Last weekend, I had the privilege of participating in the FLEX Standard League, a brainchild of Jake Ciely from the RotoExperts. He’s undertaking the daunting task of putting together the fantasy football equivalent of Tout Wars and LABR, and based on the motley crew he assembled, he’s probably going to pull it off.
My league is non-PPR without the usual kicker position and instead we use a second flex. After all, we are called FLEX (which stands for Fantasy League of Experts). It’s no secret I’m not fond of the X part, but Fantasy League of Industry Analysts just doesn’t have the same ring to it.
My strategy in football is even more conservative than baseball. My philosophy is to draft a team that is safe and competitive and then work the wire in-season to upgrade as many spots as possible. It has served me well in my home leagues but admittedly isn’t so effective in the high-stakes arena, as that’s really a total points contest disguised as a head-to-head format and my style plays best in head-to-head. My goal is to make the playoffs with a team that is better than I drafted.
And that’s what I looked to do in FLEX Standard. As such, there will be a couple of questionable picks but I’m fine with that. I should also note that with an extra flex, I wanted to make sure I had three, if not four running backs I would be willing to start as running backs and not just flex. I am fully aware of the zero-RB fad that is sweeping the nation and actually agree in principle that it can be an effective ploy – but not at the expense of a viable running back on the board. My feeling is I’ll take a wide receiver if I have him ranked above the available running backs; I won’t reach for the running back.
With that as a backdrop, here’s my squad. And no, we aren’t simulating the 2012 season, though I wish we were.
1.04 Adrian Peterson – coming into the draft, I was a little leery of taking Peterson but after talking to a few of the guys playing in the PPR league, I was assuaged. I was also told that in standard, I likely wouldn’t have to worry about it as All-Day would probably go top-three. LeSean McCoy went first, then Jamaal Charles. Demaryius Thomas was next, leaving me with Matt Forte or Peterson. I like Forte a lot and he’s my #1 guy in PPR, but based on the soothing words of some of my brethren along with group-source rankings in a non-PPR league, Peterson was the choice.
2.09 Doug Martin – this is my baseball philosophy bleeding over to football. This time last year, I could have been writing about Martin as the first round pick. Sure, he had a bad season and he’s not as explosive as some other runners, but I want solid and feel Martin will bounce back this season.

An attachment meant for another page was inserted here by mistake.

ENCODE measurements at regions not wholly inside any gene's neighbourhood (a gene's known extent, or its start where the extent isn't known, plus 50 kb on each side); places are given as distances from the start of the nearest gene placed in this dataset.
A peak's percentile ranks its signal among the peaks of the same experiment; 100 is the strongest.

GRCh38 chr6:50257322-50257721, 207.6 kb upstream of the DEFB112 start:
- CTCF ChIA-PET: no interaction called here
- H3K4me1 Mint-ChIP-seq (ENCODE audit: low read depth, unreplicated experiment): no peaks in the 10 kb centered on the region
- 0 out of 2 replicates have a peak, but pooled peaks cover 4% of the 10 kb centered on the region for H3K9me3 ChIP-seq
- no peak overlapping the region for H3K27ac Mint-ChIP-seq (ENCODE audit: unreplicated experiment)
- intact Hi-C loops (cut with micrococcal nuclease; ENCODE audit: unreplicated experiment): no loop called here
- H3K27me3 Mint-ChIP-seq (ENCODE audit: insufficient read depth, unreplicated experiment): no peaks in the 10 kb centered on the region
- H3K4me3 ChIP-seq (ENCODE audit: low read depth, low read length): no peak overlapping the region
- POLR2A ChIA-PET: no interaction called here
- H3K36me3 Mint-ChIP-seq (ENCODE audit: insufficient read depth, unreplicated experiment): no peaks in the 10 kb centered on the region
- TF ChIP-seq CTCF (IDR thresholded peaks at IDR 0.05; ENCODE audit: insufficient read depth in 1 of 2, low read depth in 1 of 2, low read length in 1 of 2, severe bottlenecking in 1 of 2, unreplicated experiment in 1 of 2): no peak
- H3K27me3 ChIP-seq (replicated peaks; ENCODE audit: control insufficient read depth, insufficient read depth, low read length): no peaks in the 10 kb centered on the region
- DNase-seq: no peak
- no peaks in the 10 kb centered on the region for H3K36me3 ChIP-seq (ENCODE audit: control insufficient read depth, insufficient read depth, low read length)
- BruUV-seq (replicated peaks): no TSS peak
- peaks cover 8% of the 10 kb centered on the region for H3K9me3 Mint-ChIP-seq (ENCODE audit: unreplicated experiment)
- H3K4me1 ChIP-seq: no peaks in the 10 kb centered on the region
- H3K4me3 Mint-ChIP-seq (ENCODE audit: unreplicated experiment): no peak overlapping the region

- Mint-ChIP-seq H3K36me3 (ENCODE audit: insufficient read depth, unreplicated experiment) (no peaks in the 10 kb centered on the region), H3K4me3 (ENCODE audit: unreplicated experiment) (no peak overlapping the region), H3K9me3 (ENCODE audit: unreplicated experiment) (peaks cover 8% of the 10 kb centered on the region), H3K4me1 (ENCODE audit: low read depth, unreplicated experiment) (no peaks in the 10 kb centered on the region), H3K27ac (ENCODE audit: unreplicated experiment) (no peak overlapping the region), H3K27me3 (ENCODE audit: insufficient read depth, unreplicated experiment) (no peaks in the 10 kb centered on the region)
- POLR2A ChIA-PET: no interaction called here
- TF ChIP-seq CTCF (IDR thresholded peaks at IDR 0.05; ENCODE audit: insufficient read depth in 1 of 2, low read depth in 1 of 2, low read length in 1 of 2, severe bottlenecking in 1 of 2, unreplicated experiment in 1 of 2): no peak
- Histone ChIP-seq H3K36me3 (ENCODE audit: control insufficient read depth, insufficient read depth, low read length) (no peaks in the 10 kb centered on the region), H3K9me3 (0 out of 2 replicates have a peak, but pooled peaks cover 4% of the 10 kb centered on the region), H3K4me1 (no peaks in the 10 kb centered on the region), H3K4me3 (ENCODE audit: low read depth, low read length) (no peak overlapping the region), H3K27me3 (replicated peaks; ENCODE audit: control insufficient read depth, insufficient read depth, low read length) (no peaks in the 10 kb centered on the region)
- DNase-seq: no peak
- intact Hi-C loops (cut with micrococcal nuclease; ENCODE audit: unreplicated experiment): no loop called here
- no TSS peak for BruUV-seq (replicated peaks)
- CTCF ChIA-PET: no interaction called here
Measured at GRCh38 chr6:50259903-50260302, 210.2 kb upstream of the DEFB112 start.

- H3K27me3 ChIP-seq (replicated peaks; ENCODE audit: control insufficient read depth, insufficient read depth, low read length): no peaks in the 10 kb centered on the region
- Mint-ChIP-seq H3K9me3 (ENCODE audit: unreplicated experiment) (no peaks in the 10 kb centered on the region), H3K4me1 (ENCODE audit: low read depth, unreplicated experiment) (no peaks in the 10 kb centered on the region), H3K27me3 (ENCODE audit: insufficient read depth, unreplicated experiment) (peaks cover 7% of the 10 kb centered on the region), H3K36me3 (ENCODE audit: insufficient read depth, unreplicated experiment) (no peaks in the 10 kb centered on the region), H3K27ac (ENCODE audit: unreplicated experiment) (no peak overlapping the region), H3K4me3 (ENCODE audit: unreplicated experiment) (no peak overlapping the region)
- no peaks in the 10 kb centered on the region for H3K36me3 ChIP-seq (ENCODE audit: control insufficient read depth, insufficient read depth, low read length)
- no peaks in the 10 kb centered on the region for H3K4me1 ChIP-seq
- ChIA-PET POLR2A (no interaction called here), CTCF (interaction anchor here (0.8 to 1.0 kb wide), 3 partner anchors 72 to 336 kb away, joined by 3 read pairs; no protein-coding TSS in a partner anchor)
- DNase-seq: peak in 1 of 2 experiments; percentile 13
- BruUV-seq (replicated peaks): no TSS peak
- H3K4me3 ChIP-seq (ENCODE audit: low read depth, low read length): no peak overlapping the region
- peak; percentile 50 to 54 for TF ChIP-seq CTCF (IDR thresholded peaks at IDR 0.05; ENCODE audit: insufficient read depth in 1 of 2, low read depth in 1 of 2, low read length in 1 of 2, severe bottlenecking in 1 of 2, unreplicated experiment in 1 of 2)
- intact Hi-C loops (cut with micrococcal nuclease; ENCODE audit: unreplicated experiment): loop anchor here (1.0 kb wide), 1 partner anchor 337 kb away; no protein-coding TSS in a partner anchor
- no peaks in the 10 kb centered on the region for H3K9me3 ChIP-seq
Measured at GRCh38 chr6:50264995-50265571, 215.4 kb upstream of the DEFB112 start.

3.04 Frank Gore – if you didn’t like the Martin pick, you’ll hate this one. I’m not completely warm and fuzzy about it (especially since I failed to get Carlos Hyde) but with 2 flex spots, I took Gore since there really weren’t any wideouts I liked – or that I didn’t think I could get next. I know there’s talk of a reduced workload and a risk that Gore has carried the ball a ton the past several seasons, but I think when push comes to shove and the defensive-minded 49ers are protecting a lead, they’ll turn to the veteran to close things out.
4.09 Andre Johnson – the industry shies away from older players, perhaps rightfully so, but I suspect Johnson has at least one more good season left in the tank.
5.04 Julian Edelman – yeah, I know, it’s not PPR, but my goal early on is for steady, reliable production and that’s what Edelman will provide. Sometimes I think high-catch receivers are downgraded too much in standard; they still get yards and score touchdowns.
6.09 Vernon Davis – hey look, an upside pick. I was looking to pick off Dennis Pitta later but decided to take a shot at a difference-maker. Health is an issue but Davis could be the lead receiver on the 49ers and is a downfield threat as well.
7.04 Steven Jackson – I needed to get the average age back up there. I see Jackson much like Gore, but to a slightly lesser degree.
8.09 Reggie Wayne – I’m a big T.Y. Hilton fan but feel there’s plenty to go around in Indianapolis. Keep in mind that even though Wayne is my WR3, I’ve got the flex covered, thus this is akin to taking Wayne for my second flex and I doubt anyone would be all that upset about that.
9.04 Andrew Luck – love, love, love this pick. After the big-three, I like Luck next. I’m old school; while I love watching the running quarterbacks, give me a pocket passer every time. The fact he can move a little makes it even better.
10.09 James White – call it a homer pick if you want but after I fill in my active lineup is when I start taking chances. I missed out on Hyde as well as Andre Williams. White’s stock was rising at the time of the draft, so I jumped.
11.04 Robert Woods – my personal rule of thumb is to take a lesser receiver if he has a better quarterback as opposed to a better receiver with a lesser signal caller, but I went against that with the talented Woods. If EJ Manuel can do anything, Woods will likely jump up into my active lineup pretty quickly.
13.04 Carolina Panthers – confession time, I was unprepared for this pick and while I won’t call it a panic pick since I really like the unit, I thought calling out a fifth skills position player that was off the board would be bad form. I forgot this was the quicker comeback pick and the imitable Eric Mack was putting on a show next to me.
14.09 Jacquizz Rodgers – I realize Devonta Freeman is the better handcuff to Jackson in non-PPR, but I missed out on him too (I was told after the draft that many thought the younger backs went early). Rodgers offers some measure of support in case Jackson is hurt to begin the season or gets hurt.
15.04 Kenbrell Thompkins – shoot, may we well get them all and increase the odds of lucking into a WR3/flex.
There ya go – not the sexiest group but I promise I’ll have a better squad in 15 or 16 weeks when the fantasy playoffs begin.